How to Use Overlock Foot

Updated April 17, 2017

Knowing how to properly use an overlock foot on your sewing machine can be the difference between a frustration-free sewing project or a task riddled with problems. An overlock foot is a specialised foot for a sewing machine that is meant to sew a stitch very similar to a zigzag stitch or a serger seam. Not all machines come with the capability to use an overlook foot; be sure to check with the manufacturer of your machine to see if an overlook foot is an optional accessory.

Install the overlock foot onto your sewing machine, according to the manufacturer's directions. Usually this is a simple process that takes less than one minute. You simply release the standard sewing machine foot and lock the overlock foot in place. You do not need to alter the thread in the bobbin and the spool of thread, nor change the sewing machine needle.

Experiment with scraps of the fabric you will be working with to make sure the thread tension is adjusted correctly before you begin to sew on the actual project. Make certain you choose the overlock stitch on your machine before you begin to sew, by selecting the stitch on the dial that appears to look like a serged seam. The guide on the overlock foot, usually red or white, is meant to show you where to line up the raw edge of the fabrics to ensure a straight and uniform finished stitch that simulates a serger seam.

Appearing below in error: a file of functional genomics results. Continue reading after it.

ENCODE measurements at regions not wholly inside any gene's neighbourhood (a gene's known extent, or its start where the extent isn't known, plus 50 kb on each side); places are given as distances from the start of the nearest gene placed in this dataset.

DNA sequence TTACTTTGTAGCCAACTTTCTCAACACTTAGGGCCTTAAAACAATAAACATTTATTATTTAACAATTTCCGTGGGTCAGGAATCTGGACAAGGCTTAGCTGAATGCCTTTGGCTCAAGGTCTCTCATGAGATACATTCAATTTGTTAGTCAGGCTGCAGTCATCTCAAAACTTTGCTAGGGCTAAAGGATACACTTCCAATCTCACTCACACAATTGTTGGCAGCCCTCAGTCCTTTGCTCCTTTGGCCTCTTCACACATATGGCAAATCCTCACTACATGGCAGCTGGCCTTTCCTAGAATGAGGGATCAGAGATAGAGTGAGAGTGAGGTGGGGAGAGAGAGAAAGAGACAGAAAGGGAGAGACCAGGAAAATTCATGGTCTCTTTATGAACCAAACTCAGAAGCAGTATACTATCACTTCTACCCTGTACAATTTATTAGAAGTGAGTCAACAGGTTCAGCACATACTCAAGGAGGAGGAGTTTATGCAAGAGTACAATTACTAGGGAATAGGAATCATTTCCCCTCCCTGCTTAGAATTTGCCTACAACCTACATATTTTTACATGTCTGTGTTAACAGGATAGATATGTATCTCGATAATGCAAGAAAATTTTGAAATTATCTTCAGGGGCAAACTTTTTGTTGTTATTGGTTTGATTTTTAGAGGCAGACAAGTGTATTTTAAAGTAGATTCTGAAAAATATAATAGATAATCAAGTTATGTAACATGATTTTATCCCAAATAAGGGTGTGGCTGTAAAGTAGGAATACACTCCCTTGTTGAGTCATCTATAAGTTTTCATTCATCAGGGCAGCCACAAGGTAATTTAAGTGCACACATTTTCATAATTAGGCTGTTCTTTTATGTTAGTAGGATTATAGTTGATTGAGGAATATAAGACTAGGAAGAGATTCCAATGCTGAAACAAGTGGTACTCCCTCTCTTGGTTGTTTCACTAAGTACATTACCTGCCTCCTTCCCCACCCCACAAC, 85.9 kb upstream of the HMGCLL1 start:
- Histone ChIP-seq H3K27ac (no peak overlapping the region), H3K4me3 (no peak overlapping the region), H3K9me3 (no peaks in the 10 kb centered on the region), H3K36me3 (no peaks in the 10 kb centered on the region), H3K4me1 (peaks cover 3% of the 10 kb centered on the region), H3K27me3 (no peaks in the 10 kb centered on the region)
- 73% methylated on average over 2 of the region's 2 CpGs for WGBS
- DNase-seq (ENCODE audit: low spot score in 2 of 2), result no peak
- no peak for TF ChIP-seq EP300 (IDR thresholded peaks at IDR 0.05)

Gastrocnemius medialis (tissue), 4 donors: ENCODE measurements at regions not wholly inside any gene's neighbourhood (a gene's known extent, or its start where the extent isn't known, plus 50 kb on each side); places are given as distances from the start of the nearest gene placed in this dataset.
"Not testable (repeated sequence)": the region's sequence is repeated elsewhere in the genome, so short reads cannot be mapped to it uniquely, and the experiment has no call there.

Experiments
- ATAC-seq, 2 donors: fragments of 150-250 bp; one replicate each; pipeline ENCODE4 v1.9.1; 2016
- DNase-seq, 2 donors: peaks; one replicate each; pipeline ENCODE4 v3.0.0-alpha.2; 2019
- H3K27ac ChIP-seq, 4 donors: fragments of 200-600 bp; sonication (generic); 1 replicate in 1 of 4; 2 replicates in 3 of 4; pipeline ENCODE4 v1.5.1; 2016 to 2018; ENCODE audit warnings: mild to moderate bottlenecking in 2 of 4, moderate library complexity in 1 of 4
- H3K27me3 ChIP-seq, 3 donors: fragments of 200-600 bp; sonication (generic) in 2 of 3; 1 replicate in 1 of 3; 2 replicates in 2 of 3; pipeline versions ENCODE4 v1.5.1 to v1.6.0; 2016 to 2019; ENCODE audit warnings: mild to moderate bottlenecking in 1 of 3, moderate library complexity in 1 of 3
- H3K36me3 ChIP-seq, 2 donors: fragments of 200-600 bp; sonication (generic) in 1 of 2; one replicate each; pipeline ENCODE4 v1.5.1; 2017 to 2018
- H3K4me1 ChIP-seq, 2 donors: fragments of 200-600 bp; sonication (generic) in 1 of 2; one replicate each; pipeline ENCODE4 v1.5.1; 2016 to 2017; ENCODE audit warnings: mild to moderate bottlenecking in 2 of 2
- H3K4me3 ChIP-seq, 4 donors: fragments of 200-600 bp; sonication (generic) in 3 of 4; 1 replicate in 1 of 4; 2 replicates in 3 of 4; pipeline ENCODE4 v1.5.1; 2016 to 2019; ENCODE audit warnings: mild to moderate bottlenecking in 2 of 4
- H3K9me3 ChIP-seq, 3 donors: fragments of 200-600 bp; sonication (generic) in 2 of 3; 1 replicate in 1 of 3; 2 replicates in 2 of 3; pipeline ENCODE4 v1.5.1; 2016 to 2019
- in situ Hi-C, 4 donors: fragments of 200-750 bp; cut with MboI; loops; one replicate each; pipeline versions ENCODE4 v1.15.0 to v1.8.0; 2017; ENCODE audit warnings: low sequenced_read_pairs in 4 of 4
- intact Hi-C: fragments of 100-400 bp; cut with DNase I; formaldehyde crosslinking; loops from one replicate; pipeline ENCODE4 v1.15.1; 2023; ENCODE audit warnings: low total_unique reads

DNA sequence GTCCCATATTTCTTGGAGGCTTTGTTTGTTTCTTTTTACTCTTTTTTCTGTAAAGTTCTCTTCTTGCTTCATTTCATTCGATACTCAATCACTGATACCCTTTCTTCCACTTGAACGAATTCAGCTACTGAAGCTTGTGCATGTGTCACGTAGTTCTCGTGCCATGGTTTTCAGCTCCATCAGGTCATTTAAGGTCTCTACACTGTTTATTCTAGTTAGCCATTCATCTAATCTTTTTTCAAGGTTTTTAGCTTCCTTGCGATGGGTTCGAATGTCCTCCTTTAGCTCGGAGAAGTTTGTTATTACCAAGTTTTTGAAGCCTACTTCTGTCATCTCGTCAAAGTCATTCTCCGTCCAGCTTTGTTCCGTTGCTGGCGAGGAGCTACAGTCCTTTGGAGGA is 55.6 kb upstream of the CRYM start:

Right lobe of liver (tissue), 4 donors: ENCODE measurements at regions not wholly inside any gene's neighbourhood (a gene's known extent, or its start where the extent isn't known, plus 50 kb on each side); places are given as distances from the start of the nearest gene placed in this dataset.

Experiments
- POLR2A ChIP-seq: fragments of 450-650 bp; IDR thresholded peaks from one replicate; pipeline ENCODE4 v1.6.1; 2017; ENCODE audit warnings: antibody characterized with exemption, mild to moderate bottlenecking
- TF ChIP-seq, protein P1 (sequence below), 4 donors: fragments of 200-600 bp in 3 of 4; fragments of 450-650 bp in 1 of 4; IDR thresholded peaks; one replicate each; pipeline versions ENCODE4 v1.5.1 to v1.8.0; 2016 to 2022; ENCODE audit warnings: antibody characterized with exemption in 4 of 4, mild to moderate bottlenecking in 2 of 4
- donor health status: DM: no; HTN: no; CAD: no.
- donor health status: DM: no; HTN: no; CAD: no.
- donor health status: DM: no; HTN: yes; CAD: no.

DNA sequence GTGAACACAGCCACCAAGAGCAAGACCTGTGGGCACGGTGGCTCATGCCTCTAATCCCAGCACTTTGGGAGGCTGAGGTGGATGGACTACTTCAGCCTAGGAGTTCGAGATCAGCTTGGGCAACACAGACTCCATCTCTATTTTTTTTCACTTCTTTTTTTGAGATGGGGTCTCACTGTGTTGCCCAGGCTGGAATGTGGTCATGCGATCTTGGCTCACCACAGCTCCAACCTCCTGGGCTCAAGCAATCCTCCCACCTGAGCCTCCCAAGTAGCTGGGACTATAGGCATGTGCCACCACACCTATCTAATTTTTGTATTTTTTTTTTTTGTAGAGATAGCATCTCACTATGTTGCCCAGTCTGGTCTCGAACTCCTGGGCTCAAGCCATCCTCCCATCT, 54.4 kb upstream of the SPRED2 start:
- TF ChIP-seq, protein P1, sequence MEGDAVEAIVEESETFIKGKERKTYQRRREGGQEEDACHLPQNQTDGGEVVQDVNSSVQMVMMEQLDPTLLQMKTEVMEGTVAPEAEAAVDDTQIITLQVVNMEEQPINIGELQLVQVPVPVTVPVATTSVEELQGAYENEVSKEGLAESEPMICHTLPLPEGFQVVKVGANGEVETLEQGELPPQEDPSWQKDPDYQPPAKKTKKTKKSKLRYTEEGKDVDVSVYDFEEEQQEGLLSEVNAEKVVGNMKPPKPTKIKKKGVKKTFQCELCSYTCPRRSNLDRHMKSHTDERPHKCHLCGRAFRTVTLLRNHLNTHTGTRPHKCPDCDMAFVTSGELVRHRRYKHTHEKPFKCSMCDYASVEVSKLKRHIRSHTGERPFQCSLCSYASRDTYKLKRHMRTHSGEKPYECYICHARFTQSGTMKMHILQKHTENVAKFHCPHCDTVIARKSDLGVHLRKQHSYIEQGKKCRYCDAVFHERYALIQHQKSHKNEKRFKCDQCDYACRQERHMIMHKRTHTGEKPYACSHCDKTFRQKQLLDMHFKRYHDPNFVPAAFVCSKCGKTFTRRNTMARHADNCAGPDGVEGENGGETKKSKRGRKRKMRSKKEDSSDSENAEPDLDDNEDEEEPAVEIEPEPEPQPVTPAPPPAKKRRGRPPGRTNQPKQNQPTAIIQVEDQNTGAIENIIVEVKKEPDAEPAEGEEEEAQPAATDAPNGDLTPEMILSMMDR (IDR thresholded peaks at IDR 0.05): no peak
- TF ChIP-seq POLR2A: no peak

Nudge the raw edge of the fabric close to the guide, beginning at the very end of the fabric, with the right sides of the fabric together and pinned about 3 inches from the raw edge, and begin to apply pressure slowly to the power foot. Continue an even, slow- to medium-paced stitch until you reach the end of the fabric. The needle will swing from the left to the right to create the stitch.

Trim all loose threads from the beginning and ending edges so that no long threads remain. Using an overlock seam provides a closed off or finished seam. This method of seaming will prevent the fabric from ravelling and from bunching up after repeated washings. It is a sign of quality workmanship.


Practice on the fabric you will be sewing with prior to attempting to use an overlock stitch on the main project.


Failure to adjust the machine's stitch pattern to an overlock stitch prior to starting to sew will more than likely cause the sewing machine needle to break.

Things You'll Need

  • Sewing machine
  • Fabric
  • Straight pins
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About the Author

Kelli Shaw has been writing since 2008. She lives in Michigan and is an experienced business owner with expertise in e-commerce and customer service. Shaw has been featured in "Entrepreneur Magazine," "Woman's World" and "The Detroit Free Press."